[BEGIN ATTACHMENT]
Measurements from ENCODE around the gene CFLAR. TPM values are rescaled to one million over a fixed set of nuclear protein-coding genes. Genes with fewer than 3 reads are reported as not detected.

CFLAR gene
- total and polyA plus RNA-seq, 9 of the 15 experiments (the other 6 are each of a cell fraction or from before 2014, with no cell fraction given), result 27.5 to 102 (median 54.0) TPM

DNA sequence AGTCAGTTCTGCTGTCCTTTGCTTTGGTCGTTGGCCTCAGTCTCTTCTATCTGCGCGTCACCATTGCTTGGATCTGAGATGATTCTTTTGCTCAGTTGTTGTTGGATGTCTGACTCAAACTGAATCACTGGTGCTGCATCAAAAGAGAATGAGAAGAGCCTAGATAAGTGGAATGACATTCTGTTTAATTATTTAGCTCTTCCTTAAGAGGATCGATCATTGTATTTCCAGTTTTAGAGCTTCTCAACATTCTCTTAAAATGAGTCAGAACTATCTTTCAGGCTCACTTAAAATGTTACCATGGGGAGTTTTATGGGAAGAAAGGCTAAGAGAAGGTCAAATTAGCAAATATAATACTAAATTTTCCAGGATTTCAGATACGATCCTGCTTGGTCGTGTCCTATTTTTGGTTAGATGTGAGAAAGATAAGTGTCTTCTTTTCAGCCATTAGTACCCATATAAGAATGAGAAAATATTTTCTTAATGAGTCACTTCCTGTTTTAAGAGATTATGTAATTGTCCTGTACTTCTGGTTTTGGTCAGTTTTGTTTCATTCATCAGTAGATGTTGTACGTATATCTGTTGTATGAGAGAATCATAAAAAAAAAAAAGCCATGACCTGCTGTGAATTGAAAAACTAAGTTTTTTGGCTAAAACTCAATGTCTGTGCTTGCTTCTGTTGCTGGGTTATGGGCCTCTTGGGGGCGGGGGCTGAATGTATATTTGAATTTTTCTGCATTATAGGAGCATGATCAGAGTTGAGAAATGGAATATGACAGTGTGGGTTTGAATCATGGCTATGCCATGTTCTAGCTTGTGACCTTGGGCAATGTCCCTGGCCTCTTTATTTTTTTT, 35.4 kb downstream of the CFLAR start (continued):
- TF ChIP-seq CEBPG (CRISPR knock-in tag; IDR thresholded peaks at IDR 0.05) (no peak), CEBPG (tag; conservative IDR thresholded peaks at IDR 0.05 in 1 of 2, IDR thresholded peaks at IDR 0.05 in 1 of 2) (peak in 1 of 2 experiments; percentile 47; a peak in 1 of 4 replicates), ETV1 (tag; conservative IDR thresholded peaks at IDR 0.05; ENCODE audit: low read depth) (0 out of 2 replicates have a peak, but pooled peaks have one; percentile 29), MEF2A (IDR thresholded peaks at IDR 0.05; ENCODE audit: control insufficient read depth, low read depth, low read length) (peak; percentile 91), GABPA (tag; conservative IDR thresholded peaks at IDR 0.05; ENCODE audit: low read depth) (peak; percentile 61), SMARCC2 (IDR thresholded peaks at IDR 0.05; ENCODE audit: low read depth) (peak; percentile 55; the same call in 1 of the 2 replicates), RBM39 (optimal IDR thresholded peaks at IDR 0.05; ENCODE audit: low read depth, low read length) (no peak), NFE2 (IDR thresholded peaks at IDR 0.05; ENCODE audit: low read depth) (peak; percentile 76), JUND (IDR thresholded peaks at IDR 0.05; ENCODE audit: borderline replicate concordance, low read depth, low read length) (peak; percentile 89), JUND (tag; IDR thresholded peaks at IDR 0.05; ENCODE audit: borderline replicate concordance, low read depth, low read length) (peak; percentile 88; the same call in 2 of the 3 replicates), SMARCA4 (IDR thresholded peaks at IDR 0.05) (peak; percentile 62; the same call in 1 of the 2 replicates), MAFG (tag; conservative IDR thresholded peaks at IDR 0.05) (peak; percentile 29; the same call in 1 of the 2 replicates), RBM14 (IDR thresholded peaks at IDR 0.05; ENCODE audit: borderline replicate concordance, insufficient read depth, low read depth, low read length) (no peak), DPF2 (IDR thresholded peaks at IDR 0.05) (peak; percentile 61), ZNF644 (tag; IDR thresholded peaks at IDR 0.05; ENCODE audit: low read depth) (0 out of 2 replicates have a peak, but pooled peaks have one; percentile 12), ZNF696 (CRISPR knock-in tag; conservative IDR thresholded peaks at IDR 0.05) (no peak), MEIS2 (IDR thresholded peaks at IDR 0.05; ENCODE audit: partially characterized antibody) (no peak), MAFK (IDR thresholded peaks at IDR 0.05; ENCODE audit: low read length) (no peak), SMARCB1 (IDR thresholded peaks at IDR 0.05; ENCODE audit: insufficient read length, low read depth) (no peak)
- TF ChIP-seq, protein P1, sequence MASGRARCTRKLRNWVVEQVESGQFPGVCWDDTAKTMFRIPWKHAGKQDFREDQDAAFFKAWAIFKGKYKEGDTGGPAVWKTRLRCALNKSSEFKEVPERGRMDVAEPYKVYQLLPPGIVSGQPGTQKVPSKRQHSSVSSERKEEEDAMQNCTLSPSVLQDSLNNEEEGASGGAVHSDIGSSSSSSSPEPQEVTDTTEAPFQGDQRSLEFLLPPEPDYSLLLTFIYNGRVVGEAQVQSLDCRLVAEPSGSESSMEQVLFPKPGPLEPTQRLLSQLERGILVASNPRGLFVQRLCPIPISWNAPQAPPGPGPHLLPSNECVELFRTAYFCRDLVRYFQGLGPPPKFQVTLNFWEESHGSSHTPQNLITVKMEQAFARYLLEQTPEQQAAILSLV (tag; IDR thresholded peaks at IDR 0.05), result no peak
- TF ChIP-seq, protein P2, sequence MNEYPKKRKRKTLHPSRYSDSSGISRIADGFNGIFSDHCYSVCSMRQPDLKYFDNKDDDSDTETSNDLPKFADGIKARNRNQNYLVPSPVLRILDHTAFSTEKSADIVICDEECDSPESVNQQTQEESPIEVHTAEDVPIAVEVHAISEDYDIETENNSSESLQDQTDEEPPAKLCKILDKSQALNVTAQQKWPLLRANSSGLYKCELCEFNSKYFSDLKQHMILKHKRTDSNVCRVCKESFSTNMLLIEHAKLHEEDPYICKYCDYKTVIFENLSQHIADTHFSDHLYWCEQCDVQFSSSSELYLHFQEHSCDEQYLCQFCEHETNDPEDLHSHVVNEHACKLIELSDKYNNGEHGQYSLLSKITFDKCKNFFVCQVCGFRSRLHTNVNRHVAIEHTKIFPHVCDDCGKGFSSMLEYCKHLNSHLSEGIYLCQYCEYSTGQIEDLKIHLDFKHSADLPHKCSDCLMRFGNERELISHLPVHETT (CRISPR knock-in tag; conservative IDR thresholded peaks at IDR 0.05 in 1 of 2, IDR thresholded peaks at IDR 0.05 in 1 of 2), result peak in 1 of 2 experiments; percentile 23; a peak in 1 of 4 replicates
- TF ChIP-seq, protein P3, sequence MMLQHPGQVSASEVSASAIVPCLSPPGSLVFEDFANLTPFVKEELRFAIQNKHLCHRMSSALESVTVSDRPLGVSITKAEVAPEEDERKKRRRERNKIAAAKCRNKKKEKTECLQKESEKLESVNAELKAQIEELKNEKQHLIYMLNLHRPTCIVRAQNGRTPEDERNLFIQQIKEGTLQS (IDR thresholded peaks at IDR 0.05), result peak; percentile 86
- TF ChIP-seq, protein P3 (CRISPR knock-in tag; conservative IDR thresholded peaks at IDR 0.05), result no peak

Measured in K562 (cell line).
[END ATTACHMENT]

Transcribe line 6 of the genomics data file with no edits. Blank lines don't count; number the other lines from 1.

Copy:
- TF ChIP-seq, protein P1, sequence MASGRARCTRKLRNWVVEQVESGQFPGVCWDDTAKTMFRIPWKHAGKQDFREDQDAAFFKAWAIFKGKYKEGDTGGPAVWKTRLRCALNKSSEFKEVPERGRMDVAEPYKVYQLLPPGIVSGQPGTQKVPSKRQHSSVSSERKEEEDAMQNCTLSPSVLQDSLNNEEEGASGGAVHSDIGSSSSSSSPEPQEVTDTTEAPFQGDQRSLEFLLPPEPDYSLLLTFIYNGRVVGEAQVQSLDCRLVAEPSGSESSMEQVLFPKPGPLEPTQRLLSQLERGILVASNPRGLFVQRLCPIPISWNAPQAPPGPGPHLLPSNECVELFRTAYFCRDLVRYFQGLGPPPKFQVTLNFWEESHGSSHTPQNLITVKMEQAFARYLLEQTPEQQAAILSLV (tag; IDR thresholded peaks at IDR 0.05), result no peak